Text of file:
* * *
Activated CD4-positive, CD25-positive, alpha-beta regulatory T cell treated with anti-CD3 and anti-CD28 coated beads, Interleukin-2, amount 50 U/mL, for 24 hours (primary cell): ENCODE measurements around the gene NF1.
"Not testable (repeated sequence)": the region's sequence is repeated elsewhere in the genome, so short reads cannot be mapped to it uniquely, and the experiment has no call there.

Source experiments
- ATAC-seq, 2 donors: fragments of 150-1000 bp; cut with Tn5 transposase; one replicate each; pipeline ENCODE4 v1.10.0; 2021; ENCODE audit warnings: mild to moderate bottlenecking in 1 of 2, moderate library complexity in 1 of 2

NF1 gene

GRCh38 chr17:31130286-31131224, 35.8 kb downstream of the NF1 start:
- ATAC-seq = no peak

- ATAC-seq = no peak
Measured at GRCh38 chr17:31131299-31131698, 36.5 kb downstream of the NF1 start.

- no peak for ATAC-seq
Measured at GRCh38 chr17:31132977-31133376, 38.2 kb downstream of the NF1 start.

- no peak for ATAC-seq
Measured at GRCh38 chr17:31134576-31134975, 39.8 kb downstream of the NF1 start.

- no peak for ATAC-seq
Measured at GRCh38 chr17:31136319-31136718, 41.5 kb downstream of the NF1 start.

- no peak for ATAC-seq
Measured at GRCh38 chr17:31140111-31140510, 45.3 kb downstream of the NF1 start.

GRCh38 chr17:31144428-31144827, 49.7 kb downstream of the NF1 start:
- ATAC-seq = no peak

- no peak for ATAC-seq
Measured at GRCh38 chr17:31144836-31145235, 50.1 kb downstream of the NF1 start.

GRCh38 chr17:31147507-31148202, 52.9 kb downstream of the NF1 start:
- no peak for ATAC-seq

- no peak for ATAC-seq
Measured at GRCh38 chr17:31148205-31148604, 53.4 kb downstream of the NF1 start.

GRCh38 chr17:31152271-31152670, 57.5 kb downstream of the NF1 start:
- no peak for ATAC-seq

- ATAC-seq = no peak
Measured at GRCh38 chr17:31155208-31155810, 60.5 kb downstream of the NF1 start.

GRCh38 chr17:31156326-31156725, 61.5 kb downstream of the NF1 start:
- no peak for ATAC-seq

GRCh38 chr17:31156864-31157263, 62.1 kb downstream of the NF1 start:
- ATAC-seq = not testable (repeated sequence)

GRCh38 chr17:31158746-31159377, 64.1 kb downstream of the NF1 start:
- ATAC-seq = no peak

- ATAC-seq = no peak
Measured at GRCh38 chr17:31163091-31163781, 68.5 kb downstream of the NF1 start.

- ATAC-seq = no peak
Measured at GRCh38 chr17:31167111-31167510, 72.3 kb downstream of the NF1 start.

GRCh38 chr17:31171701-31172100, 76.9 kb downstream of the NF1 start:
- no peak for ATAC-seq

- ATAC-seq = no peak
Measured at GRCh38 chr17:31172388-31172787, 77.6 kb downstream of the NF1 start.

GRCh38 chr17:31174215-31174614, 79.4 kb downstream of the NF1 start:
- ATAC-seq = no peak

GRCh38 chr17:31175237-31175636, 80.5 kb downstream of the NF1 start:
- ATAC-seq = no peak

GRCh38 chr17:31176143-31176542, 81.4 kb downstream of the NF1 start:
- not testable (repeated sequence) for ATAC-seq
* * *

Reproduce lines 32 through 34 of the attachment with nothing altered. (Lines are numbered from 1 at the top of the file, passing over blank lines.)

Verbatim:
GRCh38 chr17:31156864-31157263, 62.1 kb downstream of the NF1 start:
- ATAC-seq = not testable (repeated sequence)

GRCh38 chr17:31158746-31159377, 64.1 kb downstream of the NF1 start: